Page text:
Hilary Duff claims she got an eye infection from 'all the COVID tests at work.' Experts say it's 'very unlikely.'

Abby Haglage
·3 min read

Actress and singer Hilary Duff sparked confusion on social media Tuesday when she suggested that a recent eye infection she suffered was caused by “all the COVID tests at work.” Despite the Younger actress’s declaration, experts say that COVID-19 testing is an implausible explanation and the general public should not be concerned about such a side effect.

“It is unclear how a nasal swab could give you an eye infection,” says Yahoo Life Medical Contributor Dr. Dara Kass. “It’s more likely that she got it in her community and they were incidentally related.”

Dr. Brian Toy, an ophthalmologist and assistant professor at the University of Southern California’s Roski Eye Institute, agrees. “It seems very unlikely,” Toy tells Yahoo Life. “The swabs that they use for COVID tests are sterile, and when they’re administered by a trained nurse or technician, they’re not causing unnecessary trauma, so it seems unlikely that nasal swabs would be causing eye infections.”

Actress and singer Hilary Duff poses for a portrait while promoting her new album "Breathe In. Breathe Out." in New York June 17, 2015. REUTERS/Lucas Jackson
Actress and singer Hilary Duff has suggested that an eye infection she suffered over the holidays was linked to regular COVID-19 tests at work. Experts say that’s unlikely. (Lucas Jackson/Reuters)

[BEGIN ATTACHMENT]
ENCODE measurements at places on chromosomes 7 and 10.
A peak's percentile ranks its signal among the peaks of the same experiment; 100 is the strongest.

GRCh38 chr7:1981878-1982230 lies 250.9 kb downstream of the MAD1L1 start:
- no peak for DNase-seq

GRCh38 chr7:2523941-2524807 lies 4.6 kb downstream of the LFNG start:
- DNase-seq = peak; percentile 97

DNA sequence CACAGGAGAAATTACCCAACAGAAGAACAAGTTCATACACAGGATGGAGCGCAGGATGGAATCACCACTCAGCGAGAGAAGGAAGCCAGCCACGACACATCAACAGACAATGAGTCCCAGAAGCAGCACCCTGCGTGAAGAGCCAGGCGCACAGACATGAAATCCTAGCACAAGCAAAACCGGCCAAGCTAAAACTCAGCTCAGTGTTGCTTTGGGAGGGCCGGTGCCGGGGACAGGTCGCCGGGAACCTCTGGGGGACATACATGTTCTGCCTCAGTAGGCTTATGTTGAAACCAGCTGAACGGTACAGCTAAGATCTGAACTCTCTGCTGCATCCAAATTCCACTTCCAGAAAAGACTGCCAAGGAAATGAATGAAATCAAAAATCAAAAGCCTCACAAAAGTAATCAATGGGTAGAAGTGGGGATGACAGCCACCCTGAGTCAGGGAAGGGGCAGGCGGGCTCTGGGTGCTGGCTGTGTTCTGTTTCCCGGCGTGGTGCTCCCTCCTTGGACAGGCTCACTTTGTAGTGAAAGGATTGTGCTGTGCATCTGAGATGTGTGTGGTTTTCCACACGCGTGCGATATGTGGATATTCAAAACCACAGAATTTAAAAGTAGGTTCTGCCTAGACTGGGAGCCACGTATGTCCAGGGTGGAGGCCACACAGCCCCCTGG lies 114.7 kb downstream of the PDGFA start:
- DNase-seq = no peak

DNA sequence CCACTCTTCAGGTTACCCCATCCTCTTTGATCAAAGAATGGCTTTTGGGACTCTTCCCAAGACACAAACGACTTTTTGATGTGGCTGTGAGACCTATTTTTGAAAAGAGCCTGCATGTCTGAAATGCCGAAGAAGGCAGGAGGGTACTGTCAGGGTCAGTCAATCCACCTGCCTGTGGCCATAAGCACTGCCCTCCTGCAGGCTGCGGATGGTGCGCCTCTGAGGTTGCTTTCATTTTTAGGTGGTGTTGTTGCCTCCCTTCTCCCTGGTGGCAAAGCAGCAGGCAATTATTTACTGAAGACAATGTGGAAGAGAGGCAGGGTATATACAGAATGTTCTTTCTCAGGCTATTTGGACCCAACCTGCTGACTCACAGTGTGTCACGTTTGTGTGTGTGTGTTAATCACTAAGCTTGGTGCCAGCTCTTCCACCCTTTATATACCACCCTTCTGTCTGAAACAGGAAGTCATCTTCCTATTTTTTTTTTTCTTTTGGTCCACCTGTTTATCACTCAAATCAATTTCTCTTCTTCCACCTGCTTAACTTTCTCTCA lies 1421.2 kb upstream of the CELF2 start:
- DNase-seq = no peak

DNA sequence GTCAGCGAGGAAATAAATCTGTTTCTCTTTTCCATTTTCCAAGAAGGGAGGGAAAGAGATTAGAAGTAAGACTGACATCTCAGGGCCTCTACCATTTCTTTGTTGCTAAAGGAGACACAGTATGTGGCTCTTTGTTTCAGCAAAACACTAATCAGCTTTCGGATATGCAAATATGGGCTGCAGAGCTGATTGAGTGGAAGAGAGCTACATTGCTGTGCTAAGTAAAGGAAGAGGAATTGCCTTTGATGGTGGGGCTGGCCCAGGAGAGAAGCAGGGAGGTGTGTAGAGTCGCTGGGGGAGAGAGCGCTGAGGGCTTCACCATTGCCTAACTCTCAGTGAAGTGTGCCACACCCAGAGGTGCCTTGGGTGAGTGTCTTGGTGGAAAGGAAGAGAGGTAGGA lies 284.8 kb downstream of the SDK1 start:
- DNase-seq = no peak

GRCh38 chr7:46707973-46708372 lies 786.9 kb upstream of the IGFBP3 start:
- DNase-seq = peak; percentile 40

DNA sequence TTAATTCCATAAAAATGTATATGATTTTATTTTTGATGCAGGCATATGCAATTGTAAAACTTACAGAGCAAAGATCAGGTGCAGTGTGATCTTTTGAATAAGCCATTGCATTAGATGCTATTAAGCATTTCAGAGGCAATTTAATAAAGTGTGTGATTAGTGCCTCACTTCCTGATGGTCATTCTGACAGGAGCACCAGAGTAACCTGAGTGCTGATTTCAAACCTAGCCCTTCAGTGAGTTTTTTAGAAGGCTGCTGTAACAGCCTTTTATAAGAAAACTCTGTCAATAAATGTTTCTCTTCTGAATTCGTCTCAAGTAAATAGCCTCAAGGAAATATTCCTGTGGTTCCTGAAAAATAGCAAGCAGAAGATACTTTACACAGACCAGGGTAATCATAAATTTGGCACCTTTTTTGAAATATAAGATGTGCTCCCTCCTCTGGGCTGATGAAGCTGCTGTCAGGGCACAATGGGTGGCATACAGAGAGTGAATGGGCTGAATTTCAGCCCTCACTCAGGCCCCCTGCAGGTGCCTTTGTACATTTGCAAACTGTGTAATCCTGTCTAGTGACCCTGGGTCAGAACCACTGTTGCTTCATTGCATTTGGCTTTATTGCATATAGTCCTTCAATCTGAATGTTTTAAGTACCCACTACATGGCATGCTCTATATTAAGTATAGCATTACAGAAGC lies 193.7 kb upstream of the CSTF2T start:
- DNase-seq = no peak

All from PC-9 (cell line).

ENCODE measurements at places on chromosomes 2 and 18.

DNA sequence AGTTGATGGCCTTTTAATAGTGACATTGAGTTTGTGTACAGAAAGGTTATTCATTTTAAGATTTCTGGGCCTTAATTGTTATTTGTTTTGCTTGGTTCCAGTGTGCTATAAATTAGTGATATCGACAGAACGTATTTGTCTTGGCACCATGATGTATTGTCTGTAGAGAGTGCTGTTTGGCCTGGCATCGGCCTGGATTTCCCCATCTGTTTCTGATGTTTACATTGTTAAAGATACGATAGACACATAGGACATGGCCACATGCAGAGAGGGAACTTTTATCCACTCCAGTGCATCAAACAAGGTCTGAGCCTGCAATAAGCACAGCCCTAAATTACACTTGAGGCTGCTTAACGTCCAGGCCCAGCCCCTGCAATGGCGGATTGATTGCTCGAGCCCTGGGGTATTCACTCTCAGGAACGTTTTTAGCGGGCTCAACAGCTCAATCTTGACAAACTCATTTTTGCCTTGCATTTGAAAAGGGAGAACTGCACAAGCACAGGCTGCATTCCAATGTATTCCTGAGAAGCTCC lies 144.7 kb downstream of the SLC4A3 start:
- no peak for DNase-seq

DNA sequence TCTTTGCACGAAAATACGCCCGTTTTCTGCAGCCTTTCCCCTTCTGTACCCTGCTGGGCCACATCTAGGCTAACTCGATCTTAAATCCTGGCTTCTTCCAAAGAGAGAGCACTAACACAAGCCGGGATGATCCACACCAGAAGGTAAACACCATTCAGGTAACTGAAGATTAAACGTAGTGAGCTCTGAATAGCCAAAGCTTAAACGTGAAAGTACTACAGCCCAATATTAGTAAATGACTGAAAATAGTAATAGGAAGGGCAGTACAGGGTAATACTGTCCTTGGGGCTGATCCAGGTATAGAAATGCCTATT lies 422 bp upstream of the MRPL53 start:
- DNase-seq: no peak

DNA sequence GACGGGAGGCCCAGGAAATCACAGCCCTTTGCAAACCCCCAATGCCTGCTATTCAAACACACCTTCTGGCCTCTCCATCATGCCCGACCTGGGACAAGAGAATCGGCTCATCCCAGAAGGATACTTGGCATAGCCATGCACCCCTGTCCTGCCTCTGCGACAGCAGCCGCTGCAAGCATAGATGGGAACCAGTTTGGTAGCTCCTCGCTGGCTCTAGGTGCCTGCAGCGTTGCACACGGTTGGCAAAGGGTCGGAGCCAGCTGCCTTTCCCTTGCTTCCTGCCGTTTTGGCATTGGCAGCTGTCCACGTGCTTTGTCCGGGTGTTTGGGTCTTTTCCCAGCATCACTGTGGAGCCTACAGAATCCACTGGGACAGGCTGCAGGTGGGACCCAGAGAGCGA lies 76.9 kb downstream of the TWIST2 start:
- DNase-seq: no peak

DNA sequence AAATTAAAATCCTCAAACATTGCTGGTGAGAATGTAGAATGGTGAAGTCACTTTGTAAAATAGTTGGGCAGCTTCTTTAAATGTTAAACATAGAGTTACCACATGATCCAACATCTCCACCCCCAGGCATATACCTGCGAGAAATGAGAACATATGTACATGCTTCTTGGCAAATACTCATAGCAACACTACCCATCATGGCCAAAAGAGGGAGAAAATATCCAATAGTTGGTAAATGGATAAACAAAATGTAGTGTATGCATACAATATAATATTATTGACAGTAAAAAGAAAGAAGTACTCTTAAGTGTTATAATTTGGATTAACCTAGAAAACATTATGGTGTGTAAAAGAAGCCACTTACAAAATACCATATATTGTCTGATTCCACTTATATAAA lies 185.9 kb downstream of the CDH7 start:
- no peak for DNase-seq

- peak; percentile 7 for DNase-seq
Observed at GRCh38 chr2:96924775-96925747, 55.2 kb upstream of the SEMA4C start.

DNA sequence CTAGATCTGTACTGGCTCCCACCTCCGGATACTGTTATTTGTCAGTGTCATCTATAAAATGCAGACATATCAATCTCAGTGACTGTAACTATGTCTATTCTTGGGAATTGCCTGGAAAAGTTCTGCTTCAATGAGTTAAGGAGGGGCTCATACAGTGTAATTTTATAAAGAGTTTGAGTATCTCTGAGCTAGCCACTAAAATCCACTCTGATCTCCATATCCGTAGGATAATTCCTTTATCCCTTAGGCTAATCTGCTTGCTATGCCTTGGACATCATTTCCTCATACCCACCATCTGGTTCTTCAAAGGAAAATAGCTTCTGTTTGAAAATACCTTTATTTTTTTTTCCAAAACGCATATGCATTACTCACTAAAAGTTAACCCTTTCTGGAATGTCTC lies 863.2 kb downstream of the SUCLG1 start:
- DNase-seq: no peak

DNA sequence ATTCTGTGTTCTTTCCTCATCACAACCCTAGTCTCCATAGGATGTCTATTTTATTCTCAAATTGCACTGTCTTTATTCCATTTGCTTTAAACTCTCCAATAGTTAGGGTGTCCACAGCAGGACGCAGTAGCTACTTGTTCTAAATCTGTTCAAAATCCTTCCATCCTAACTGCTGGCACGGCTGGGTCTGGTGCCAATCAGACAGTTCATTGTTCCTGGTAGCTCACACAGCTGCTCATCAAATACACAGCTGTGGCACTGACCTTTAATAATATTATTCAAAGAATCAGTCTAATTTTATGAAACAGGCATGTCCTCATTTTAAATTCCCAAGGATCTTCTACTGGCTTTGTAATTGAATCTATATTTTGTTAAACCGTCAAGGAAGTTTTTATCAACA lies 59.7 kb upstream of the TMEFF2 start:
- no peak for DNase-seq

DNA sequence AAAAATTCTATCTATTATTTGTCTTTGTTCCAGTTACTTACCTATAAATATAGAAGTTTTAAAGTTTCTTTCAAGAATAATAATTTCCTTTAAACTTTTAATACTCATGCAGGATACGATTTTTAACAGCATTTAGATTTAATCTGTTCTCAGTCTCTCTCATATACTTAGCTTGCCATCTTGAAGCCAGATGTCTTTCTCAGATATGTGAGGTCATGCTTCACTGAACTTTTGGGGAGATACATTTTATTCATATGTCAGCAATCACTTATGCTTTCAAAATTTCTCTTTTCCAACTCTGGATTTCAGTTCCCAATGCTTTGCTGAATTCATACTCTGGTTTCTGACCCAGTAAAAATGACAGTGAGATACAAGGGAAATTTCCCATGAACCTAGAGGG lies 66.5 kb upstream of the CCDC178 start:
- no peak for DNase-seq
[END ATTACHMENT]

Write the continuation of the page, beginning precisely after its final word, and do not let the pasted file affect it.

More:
Duff, who had to quarantine in November after exposure to COVID-19, shared the details about her eye infection on Instagram, saying that she “took a little trip to the emergency room” and “needed antibiotics” to treat it. Kass says that antibiotics are often given in the event of conjunctivitis (or pink eye), which is an inflammation of the conjunctiva, the clear tissue that covers the inside of the eye. Common causes of the infection include bacteria, allergies or a viral infection.

Although there have been several reports of individuals with COVID-19 experiencing eye infections, Kass says that the idea of it resulting from a COVID-19 test is illogical. “The bacteria that infects your eye in conjunctivitis is not what we’re testing for in COVID,” says Kass. “And she doesn’t even have COVID. So how would that be?” Kass adds that getting a COVID-19 test is likely one of the safer experiences you can have in 2021.

“We have more protective equipment and decreased contamination for COVID-19 testing than any other interaction in the world,” says Kass. “It is much more likely that she touched a surface and rubbed her eyes. There are a million reasons why she could have gotten conjunctivitis, it happens all the time — and although she may believe it happened from COVID testing, that would not make any sense to me.”

Toy agrees, adding that “ENT surgeons go into the nose and instrument the nose all the time for things like sinus surgery [and] there’s not an increased risk of infections in the eye because of that.” He confirms that conjunctivitis can be a symptom of COVID-19, but clarifies that this doesn’t affect testing. “Generally I think those would be unrelated,” he says. “The patient could have conjunctivitis and test positive for COVID, but it’s unlikely that a nasal swab would precipitate a conjunctivitis.”

A representative for Duff, who is pregnant with her third child, did not return Yahoo Life’s request for comment.

For the latest coronavirus news and updates, follow along at https://news.yahoo.com/coronavirus. According to experts, people over 60 and those who are immunocompromised continue to be the most at risk. If you have questions, please reference the CDC’s and WHO’s resource guides.

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